• Are not longer than 2 hours: Classes that are 1 or 2 hours long work best.. This gives enough time to introduce a topic, make something, and have open time for questions. Classes longer than 2 hours tend to be too long for most patrons. 
  • Are not for promoting your business or service: If your main goal is to showcase your business or product, that is not a fit with the Idea Lab's mission. You can certainly mention if you have a business or do work in a field, but the focus of the class should be on the learners and the project.

Become an Idea Lab Educator

If you read the overview and would like to teach at the Idea Lab, you can click the link below to fill out the interest form.

We review submissions quarterly and reach out to discuss your lesson plan, schedule your class, and do the necessary paperwork. Please submit an interest form for each class you'd like to teach.

We aim to give as many people a chance to teach as possible. So if you have already taught before, we may opt to not schedule your class. This can be highly variable and depends on time of year, budget remaining, and currently scheduled classes.

If your class looks like a good fit and we want to schedule it, we will reach out and let you know. The next step for you would be planning your class in a more detailed way.

We often find that many first time educators have a project or idea in mind that they think will be an easy, 1-hour class. But then class starts, people have questions, you didn't budget time for explaining... and suddenly the class is over and not everyone made something. We don't want this to happen to you.

To help you plan, you can use the program outline template below. Feel free to adjust or add to it as you wish or write your own custom plan on the blank second page. However you do it, you should...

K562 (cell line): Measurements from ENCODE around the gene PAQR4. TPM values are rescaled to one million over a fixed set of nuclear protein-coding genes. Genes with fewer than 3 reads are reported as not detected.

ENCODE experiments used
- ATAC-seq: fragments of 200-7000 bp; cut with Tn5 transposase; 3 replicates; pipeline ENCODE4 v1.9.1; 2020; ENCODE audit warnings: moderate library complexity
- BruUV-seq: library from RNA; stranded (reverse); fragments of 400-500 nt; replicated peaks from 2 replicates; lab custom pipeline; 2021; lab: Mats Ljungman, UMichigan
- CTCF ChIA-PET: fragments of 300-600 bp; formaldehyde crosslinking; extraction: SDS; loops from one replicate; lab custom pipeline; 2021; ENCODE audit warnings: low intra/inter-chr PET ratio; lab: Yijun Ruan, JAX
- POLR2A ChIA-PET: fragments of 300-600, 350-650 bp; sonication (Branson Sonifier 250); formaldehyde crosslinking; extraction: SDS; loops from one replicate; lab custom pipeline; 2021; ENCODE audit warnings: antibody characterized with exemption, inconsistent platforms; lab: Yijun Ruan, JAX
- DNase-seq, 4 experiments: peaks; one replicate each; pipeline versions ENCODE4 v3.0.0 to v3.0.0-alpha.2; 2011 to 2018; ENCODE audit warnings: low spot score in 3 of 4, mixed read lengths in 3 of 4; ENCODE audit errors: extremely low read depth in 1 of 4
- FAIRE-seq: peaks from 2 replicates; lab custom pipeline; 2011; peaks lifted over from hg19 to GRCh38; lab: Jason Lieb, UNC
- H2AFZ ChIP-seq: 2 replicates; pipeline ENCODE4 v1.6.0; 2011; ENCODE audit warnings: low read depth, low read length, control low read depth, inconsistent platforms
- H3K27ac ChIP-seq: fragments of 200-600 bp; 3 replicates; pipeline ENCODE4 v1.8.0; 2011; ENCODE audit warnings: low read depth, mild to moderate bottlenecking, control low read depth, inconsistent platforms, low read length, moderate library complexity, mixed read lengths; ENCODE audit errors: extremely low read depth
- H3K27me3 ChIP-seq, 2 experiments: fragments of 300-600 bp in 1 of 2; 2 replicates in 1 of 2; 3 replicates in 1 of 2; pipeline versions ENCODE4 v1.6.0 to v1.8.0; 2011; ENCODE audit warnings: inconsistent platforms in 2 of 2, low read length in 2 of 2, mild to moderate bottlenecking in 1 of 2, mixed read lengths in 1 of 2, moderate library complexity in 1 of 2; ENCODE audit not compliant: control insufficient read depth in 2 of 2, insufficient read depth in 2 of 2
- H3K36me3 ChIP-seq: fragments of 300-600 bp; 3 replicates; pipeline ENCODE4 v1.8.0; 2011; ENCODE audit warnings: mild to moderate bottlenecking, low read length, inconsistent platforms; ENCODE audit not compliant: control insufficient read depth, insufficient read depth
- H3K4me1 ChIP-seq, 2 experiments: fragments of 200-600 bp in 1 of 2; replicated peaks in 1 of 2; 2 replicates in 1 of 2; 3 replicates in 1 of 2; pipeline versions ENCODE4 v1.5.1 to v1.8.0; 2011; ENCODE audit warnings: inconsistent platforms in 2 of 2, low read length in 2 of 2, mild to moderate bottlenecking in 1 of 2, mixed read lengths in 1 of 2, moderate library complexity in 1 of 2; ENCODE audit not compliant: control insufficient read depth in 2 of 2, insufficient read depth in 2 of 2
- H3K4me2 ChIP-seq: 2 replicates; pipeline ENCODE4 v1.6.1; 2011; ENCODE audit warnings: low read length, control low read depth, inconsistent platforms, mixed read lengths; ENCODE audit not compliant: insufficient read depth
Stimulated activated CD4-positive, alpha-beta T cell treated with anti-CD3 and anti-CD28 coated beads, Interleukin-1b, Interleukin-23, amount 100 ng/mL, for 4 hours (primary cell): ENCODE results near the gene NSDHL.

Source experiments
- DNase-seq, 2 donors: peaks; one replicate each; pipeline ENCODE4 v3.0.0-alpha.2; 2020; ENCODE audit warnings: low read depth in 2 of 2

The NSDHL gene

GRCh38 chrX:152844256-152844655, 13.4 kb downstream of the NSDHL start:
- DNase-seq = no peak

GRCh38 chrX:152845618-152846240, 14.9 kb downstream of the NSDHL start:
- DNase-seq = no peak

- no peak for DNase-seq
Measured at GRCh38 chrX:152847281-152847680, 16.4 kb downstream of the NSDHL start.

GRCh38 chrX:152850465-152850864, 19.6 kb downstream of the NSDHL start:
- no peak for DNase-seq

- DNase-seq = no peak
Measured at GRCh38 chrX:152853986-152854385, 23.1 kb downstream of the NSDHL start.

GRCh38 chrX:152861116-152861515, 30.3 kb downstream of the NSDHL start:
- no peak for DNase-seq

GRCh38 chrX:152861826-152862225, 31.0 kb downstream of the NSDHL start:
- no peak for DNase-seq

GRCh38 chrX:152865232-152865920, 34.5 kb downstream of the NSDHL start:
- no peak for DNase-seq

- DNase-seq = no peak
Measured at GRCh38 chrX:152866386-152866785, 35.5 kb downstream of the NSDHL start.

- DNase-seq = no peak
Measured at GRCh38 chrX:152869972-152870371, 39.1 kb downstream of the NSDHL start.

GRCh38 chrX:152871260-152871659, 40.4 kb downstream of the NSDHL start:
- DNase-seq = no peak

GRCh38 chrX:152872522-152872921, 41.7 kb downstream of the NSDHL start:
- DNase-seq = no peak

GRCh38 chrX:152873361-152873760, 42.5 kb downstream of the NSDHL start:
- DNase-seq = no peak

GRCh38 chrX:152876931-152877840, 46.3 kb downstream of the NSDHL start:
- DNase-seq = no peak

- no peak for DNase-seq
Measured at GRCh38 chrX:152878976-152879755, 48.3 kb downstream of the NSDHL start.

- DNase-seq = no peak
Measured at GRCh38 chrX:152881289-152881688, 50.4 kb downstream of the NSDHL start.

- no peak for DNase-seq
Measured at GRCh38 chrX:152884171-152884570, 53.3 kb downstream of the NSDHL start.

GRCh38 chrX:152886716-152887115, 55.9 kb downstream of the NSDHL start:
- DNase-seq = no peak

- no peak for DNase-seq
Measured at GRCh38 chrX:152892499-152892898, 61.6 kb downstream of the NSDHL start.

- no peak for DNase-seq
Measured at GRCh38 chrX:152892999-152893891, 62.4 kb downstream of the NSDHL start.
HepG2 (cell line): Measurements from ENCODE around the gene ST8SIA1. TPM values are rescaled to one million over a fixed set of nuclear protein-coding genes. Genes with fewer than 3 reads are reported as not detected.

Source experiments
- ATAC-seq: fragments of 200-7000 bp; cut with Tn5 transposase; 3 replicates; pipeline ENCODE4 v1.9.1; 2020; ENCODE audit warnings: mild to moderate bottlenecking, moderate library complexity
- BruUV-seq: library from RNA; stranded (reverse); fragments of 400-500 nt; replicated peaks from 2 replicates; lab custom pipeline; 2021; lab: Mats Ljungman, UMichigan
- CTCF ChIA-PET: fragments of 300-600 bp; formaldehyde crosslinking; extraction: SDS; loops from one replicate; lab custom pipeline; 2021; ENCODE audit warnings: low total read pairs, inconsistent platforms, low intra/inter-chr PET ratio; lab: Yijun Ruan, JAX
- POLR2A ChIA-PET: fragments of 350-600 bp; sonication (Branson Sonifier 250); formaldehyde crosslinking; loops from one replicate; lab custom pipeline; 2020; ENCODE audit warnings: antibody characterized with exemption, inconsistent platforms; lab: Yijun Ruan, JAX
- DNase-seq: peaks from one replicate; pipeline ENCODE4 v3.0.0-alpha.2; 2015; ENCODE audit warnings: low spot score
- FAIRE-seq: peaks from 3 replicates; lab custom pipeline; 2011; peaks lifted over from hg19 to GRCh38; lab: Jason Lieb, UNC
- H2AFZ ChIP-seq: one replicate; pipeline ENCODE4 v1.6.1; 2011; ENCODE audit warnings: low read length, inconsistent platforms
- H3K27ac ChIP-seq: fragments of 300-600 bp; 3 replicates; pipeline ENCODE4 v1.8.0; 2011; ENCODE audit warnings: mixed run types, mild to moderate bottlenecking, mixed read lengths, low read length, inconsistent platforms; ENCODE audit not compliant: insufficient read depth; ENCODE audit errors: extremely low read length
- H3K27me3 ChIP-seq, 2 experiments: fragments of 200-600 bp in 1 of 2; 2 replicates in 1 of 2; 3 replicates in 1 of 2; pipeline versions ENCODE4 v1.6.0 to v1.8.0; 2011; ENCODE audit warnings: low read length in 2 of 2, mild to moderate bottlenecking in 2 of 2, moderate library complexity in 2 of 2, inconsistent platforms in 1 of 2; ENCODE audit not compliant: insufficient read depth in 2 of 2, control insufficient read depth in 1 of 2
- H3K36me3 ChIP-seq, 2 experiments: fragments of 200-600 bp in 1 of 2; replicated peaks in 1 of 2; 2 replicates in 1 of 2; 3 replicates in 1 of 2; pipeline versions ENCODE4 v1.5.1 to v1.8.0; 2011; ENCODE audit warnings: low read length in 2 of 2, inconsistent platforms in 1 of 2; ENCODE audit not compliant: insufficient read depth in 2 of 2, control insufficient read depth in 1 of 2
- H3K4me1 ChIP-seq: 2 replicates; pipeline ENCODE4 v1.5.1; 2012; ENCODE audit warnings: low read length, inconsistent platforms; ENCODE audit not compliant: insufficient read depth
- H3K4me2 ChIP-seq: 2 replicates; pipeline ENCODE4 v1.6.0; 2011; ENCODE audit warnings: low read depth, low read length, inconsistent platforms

• Think through every step of what you will do and say. What will you say to start class? What will you say next? What will you show people first? When will  you stop to check for understanding? It's a lot, but a good lesson plan has all this thought out!
  • Focus on what your class is about. The more focused your class can be on a single thing, the better. You can mention related topics or ideas to let people know they're out there, but your class time should be focused on your project. Once people start asking questions, time goes by quick!

If you want, you can include a full class outline with your class application in the attachments section.
 

Another important question to ask yourself is "What knowledge am I assuming people have?"

If you are good at something, it can be easy to forget all the little things you know that a beginner does not. For your class, think about any pre-requisite skills people would need to be successful. A common one is computer skills - many library patrons struggle to use computers, but many teachers assume everyone knows the difference between right- and left- clicks and will be able to use a computer fast.